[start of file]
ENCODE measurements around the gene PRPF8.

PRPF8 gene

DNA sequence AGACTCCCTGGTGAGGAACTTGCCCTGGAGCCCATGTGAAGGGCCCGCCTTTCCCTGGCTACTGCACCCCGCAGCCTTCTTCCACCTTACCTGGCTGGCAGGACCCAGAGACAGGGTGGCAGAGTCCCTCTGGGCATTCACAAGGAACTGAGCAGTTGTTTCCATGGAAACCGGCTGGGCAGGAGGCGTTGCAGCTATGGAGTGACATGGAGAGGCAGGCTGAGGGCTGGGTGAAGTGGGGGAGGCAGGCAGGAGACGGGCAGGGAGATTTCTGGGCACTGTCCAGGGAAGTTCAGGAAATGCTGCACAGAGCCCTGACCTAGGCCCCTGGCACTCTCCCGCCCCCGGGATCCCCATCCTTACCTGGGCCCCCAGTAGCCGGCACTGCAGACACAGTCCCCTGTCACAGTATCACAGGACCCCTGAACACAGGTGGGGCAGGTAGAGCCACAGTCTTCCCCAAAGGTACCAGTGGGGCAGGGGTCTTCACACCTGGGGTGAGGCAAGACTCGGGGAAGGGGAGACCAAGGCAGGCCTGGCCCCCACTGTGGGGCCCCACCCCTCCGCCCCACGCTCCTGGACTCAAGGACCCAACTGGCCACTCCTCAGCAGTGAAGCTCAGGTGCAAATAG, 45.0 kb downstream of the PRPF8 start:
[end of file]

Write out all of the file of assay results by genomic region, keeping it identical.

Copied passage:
ENCODE measurements around the gene PRPF8.

PRPF8 gene

DNA sequence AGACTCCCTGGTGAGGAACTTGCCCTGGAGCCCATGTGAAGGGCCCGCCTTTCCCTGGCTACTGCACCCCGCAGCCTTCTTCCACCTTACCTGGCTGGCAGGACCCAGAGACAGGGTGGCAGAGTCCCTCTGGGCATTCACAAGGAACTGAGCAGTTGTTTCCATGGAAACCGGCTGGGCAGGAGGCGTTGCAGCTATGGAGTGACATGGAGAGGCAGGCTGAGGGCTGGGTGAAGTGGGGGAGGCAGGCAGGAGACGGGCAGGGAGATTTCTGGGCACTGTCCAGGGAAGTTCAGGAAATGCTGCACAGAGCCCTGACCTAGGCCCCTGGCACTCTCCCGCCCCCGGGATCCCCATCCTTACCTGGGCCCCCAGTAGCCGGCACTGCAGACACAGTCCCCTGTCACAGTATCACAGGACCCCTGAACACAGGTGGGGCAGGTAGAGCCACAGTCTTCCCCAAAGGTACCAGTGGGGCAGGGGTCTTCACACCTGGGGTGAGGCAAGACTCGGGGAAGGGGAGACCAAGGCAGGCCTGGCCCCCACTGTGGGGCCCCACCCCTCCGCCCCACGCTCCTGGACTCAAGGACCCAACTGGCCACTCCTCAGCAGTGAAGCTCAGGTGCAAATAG, 45.0 kb downstream of the PRPF8 start: